That may be the biggest problem with A Very Murray Christmas, which has a lot of them. The plot is perfunctory in stuff like this, but it’s still pretty dispiriting to cast comedic talent of the caliber of Michael Cera, Amy Poehler, and Chris Rock, and give them absolutely nothing to do. Cera and Rock disappear almost immediately, having delivered zero laughs; Poehler sticks around longer, but leaves just as little of an impression. Murray himself does his usual flitting around, being alternately blasé and melancholy, saturated equally with vodka and the sheer joy of being Bill Murray, but it’s murderously hard to discern if he’s doing an indifference bit or actually being indifferent. A Very Murray Christmas isn’t even technically proficient; the lighting is horrible, alternating between blazing and ghostly, and there are continuity errors so bad that they almost have to be jokes. You’d think that having Sofia Coppola behind the camera would at least result in a good-looking production, but she doesn’t seem to care any more than her Lost in Translation co-star does, with the result that everything seems nice enough but never quite seems to be in the right place.
Above all, A Very Murray Christmas is a musical, and so it could at least have the decency to live and die by its music, but it doesn’t even have the energy to do that. Maya Rudolph tries her best with “Christmas (Baby Please Come Home)”, which is okay despite belonging entirely to another singer; Chris Rock’s painful gurning on “Do You Hear What I Hear?” is one of the only real laughs in the special; and Miley Cyrus shows off her best voice, but it’s on “Silent Night”, which is a song too subdued to really do anything with. Otherwise, it’s a wash: the Beach Boys cover “Alone on Christmas Day” by Phoenix is as perfunctory as anything else in A Very Murray Christmas, seeming to exist only because the band’s lead singer is married to the film’s director. It doesn’t have the good sense to retire the creepy date-rape carol “Baby It’s Cold Outside”, and a denatured version of “Fairytale of New York” proves that it’s a stunner coming out of actual lowlife drunks like the Pogues but rather a dud coming out of toffy alcoholics like Bill Murray’s friends. David Johansen wheezes out “O Tannenbaum” like it’s his death rattle, and as for Murray’s own who-gives-a-shit performances, they’re both forgivable and forgettable, with the exception of the frankly embarrassing clown-funk of “Santa Claus Wants Some Lovin'”.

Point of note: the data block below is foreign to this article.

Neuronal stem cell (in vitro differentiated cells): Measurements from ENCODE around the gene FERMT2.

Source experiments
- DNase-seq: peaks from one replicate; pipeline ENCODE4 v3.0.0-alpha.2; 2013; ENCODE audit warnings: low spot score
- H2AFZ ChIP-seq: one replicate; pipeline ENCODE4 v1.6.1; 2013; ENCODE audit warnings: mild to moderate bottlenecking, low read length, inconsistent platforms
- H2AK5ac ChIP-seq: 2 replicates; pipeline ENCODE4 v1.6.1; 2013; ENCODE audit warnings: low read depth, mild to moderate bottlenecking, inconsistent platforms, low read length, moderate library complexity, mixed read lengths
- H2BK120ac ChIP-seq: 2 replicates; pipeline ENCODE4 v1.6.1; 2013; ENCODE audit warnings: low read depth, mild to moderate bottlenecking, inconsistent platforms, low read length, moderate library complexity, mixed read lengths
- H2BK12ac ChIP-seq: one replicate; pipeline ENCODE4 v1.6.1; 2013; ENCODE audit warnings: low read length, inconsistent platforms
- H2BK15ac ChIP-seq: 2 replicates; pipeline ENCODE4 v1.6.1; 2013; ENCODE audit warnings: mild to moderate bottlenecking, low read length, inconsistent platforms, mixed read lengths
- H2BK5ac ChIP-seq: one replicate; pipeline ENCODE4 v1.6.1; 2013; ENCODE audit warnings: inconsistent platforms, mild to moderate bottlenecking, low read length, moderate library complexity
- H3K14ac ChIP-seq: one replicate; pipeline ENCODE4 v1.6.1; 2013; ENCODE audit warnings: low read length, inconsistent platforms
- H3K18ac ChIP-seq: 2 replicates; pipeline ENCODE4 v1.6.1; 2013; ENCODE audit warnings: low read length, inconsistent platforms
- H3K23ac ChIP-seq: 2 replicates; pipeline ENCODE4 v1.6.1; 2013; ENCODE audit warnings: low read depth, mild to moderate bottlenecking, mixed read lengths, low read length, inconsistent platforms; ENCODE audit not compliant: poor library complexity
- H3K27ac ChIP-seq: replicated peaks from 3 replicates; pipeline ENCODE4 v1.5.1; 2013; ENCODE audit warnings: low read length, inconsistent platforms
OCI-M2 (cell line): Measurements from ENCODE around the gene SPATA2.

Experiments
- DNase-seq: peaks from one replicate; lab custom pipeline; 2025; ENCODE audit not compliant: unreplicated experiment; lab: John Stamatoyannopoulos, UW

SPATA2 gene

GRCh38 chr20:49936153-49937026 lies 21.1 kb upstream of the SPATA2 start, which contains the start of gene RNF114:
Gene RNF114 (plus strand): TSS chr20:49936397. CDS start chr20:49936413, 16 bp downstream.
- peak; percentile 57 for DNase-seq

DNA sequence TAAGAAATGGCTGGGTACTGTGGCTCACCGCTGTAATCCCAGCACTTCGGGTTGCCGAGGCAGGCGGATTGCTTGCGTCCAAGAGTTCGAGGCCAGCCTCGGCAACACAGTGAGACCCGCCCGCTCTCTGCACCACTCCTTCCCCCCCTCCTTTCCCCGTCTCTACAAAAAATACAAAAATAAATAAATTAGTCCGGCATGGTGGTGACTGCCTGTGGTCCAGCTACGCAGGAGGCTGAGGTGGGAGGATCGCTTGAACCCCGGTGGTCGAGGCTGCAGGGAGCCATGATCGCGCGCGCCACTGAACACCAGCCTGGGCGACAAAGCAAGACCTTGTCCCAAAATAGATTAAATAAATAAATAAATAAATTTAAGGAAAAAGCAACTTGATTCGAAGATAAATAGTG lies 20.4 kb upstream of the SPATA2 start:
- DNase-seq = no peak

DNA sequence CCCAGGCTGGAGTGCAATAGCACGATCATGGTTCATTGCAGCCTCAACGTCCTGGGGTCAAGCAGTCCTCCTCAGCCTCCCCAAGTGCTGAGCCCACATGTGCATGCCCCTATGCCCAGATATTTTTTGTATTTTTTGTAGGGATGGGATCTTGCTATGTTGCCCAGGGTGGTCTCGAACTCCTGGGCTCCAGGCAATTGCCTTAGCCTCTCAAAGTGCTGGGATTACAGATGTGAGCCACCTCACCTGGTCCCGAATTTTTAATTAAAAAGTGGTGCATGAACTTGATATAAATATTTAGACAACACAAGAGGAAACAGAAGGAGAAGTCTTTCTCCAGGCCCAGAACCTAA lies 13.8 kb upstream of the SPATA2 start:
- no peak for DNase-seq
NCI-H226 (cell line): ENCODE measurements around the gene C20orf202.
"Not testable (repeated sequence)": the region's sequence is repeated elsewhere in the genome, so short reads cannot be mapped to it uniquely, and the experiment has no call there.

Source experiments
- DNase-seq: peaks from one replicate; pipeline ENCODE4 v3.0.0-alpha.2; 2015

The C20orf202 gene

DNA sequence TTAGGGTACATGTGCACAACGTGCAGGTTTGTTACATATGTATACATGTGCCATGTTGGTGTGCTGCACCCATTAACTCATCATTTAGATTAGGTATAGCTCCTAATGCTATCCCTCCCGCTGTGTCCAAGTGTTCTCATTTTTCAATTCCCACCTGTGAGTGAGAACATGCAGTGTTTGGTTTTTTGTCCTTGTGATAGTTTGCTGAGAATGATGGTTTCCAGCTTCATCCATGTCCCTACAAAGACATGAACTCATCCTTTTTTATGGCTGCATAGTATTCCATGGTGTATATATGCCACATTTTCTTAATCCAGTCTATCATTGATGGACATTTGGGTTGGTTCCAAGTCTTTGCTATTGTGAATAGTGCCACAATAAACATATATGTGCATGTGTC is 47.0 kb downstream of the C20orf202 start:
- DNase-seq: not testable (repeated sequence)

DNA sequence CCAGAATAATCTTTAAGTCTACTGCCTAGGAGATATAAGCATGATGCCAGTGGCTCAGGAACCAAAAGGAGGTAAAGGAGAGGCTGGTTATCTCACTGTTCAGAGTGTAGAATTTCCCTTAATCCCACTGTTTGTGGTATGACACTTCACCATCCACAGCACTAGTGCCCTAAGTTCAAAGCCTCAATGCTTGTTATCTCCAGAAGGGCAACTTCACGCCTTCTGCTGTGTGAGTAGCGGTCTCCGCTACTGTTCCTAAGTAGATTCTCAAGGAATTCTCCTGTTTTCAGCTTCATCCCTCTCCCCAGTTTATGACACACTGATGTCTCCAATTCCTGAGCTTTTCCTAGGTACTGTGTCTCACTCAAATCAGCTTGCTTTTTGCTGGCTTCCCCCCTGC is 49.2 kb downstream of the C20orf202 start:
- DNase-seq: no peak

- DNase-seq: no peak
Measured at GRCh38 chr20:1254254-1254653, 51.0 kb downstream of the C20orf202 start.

In a saner world, A Very Murray Christmas would disappear for a decade or so, only to be revived by wiser future generations as an object of derision à la The Star Wars Holiday Special. But that abomination has already been rehabilitated by the Nerd Supreme Soviet; I fear that the same fate awaits Murray’s stocking full of coal.